Travolution’s latest business breakfast saw leading travel brands The Travel Corporation, Cosmos and Ocean Holidays discuss best practice in customer experience with event sponsor Babble which launched a report having surveyed travel brands
Third party travel agents were warned that they must invest in technology to help them engage with a younger generation of travellers or they will see their businesses decline.
Speaking at a Travolution Business Breakfast on customer experience (CX), Brett Tollman chief executive of The Travel Corporation, said firms must understand millennial and Gen Z customers expectations.
The Travel Corporation, which includes brands like Contiki, Trafalgar Tours and Insight Vacations, does around 80% of its business through agents.
But Tollman said as it looks to build more personal relationships with its customers, its trade partners are at risk over the next decade if they fail to keep up with demands.
“Unless more of our B2B partners, which is the substantive part of our business today, are going to start adapting to what customer experiences are and investing in technology I think their future is unfortunately very challenged.
“We have seen a huge drop off in the last couple of years in our Contiki customers engaged with STA or Flight Centre. They are just not adapting fast enough to the consumer of tomorrow. That’s a red flag to all of us.”
Tollman said firms must invest in chat and other direct messaging channels, through which it is seeing increased number of bookings, to offer different ways of engaging with someone. “It’s not walking into a bricks and mortar store,” he said.
Lesley Taylor, chief customer officer at Cosmos Tours and Cruises, said: “We treat direct or trade sales in the same way. But I echo the point made by Brett.
“What does the bricks and mortar add to the experience? There has to be something there 0therwise there’s just too much technology available. It seems strange these days to go to a third party unless you’ve got very good reason to do that.
“Maybe if there’s someone there you’ve built a relationship with and you like or they are adding some sort of value. You have to think about your own buying habits and when you would do that. Not very often.”
Asked for one thing he would like to see change to improve customer experience in travel, Tollman said agents should providing customer contact details so operators can personalise the experience.
“We are renowned for never stealing a customer,” he said. “We give travel agents commission on bookings when a customer comes back to us and they previously registered with an agent, and yet we just can’t change that behaviour.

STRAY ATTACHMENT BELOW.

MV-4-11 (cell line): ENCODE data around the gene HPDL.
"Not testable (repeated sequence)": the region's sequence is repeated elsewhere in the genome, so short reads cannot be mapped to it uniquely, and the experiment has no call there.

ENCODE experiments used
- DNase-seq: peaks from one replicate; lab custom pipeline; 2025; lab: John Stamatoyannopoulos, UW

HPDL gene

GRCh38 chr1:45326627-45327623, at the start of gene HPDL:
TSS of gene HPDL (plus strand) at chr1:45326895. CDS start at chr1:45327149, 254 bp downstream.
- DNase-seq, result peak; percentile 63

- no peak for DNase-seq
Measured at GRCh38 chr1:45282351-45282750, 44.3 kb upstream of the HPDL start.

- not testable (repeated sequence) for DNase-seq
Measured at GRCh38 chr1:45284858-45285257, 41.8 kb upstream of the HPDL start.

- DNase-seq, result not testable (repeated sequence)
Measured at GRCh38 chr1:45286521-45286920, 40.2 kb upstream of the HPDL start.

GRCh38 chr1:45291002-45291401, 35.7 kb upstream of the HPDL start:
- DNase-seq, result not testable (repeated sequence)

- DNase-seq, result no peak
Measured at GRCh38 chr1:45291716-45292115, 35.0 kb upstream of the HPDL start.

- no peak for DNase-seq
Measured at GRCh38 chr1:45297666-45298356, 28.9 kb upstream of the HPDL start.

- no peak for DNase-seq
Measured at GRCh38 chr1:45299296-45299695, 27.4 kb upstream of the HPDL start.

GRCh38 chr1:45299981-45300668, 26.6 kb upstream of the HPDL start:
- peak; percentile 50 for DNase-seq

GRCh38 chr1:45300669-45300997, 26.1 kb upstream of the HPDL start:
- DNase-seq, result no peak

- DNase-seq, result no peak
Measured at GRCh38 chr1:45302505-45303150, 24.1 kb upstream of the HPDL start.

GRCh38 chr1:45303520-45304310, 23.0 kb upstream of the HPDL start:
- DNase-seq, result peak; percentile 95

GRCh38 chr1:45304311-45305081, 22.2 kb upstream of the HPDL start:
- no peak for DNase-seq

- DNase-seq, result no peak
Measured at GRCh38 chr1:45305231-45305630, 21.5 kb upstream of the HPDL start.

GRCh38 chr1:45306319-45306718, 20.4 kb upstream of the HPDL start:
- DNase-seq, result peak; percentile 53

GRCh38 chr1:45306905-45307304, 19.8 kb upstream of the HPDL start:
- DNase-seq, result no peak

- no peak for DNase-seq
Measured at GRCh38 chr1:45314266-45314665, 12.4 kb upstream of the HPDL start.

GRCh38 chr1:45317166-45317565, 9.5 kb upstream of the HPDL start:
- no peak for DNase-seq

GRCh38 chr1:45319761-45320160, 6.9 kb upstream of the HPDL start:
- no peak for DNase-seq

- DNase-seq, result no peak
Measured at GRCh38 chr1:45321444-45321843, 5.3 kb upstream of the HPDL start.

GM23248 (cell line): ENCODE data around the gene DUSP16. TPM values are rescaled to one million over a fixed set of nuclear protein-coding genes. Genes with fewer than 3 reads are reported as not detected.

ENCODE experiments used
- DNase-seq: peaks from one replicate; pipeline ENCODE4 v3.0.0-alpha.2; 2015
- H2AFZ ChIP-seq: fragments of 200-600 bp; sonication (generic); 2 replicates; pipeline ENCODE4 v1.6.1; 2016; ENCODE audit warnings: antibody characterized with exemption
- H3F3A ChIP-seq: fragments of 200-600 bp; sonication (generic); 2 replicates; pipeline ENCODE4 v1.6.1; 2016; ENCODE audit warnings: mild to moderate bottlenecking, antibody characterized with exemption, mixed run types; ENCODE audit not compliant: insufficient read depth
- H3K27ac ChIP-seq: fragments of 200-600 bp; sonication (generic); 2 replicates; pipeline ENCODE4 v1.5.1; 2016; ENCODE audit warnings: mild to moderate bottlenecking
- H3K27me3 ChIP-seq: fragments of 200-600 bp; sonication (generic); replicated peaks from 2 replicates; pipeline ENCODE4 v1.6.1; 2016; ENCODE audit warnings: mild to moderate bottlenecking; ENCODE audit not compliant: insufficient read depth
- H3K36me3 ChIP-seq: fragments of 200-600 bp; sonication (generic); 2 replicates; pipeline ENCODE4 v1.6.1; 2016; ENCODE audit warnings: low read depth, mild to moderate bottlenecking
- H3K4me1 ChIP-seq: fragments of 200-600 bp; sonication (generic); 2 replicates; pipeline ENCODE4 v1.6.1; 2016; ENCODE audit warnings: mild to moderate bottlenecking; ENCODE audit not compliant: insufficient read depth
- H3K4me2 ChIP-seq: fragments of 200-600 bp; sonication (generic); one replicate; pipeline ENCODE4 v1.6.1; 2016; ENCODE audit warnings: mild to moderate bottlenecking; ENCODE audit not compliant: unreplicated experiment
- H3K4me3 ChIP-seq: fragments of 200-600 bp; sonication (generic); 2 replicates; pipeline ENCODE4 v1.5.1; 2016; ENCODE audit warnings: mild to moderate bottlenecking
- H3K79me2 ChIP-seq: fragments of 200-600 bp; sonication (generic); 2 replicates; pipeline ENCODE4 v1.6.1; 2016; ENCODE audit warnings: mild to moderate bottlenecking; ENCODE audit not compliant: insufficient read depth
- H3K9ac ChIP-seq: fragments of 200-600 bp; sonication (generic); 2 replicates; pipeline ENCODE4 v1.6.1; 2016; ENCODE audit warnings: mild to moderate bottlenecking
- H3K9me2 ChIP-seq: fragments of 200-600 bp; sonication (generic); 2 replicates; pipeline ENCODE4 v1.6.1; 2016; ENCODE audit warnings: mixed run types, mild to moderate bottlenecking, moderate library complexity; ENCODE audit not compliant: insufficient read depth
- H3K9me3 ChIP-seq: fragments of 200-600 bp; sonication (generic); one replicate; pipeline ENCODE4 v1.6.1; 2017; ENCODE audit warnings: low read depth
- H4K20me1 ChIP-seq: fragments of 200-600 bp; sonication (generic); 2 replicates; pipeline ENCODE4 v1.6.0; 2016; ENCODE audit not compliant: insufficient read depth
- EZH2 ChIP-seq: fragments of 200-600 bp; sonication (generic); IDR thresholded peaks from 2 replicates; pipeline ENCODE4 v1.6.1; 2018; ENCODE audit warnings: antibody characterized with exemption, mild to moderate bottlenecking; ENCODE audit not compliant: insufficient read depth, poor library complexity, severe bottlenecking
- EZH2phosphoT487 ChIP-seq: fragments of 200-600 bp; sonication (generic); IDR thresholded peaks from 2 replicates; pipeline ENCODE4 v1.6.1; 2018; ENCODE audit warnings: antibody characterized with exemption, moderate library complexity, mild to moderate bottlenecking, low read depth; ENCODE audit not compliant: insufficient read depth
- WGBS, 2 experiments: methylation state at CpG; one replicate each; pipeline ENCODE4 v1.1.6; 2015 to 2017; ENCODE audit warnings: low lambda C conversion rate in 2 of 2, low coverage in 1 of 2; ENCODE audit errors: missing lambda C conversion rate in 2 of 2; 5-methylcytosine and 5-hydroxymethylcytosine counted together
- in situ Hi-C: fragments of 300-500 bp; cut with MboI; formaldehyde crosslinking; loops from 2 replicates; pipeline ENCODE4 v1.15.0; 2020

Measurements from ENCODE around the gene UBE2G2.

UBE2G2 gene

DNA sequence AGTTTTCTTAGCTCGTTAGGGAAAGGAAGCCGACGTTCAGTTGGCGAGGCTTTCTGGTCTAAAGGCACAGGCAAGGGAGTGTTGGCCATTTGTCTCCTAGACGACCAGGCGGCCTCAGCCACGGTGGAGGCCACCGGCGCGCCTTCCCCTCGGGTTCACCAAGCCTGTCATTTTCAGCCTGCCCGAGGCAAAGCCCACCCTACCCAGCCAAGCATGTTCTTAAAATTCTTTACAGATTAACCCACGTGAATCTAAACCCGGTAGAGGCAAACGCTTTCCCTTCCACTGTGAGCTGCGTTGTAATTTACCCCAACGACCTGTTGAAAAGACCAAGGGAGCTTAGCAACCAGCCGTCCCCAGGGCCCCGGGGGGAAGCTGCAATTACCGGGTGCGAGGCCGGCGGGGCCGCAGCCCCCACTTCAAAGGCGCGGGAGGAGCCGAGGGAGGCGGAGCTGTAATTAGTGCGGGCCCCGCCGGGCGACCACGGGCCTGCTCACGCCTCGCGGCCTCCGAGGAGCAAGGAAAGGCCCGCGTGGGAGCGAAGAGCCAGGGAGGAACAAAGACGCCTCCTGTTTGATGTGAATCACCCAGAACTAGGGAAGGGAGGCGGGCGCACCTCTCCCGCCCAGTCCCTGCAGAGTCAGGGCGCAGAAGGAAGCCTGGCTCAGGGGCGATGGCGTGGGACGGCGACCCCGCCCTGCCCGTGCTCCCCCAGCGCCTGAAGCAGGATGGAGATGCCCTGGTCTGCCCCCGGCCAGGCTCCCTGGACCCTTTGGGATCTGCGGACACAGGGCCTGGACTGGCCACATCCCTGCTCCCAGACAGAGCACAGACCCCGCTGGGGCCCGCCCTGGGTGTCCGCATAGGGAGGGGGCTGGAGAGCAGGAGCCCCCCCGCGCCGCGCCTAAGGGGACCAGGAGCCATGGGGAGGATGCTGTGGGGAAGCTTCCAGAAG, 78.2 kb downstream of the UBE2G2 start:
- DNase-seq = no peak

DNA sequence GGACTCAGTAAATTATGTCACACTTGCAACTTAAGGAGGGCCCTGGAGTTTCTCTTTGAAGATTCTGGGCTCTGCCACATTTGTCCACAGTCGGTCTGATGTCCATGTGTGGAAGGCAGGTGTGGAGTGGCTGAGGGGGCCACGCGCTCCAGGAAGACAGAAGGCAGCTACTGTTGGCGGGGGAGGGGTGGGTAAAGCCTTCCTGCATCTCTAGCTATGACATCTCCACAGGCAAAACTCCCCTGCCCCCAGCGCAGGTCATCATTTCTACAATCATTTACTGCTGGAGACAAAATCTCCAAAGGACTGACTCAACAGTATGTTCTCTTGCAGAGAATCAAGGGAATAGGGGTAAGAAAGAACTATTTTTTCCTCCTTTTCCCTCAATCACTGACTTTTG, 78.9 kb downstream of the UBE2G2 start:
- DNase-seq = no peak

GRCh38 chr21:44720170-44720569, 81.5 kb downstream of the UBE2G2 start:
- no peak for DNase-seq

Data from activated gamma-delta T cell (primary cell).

“As a result 20% of our customers today are providing us with their personal information, so certainly our goal for next year would be 95% of that data is being captured from our travellers in advance so we can surprise and delight each and every one of them with personalisation and deliver what they want of their holidays.”
Measure performance and reward your people
Firms’ human resources are at the heart of providing great customer experience and employers should look at how they reward their employees to drive the right approach.
Dan Ox, co-founder and chief executive of Ocean Holidays, said all parts of a company are involved in delivering customer experience, not just the contact centre.
“We set a vision of what we expect,” he said. “We call it Love Ocean and that’s not just about making the customers love who we are but staff and everyone else.
“You need everyone from all teams all involved in your customer experience strategy, it’s not just the contact centre. But you can undermine the experience delivered by a contact centre just through the way you pay or remunerate your staff.
“So, if you pay commission only customer experience can sometimes take second seat to wanting to make the sale. You can do ways of collecting NPS (Net Promoter Score) for individual agents as well as for the business as a whole.
“You can take that score and attribute that to a proportion of their salary. Every quote they get, whether the customer books or not, they get a quick survey saying rate me out of 10 and that score can drive an agents’ behaviour.
“It’s a difficult balance because sales people have different attributes and it’s really difficult to find the magic mix.
“You have metrics like number of minutes on call and number of emails sent but it’s very difficult to encapsulate what it is about a sales person. You have great sales people who sell completely differently from the next great sales person. It’s a challenge every day.”
Matthew Parker, chief executive of Babble, said: “Providing information about what’s going on and the key performance indicators is one thing, but it’s only a smallish part of answering that question. You have metrics but different types of people work in different ways.
“Trying to have a recipe for what success looks like when you are dealing with people is really, really, difficult. You are dealing with more than one person because you’ve got your person and you’ve got the customer and people are just different, and they’re different on different days.”
The challenge of finding and retaining staff
The Babble survey of nearly 40 UK travel brands found two thirds of respondents said that the average length of time of employment of call centre agents is between one and five years.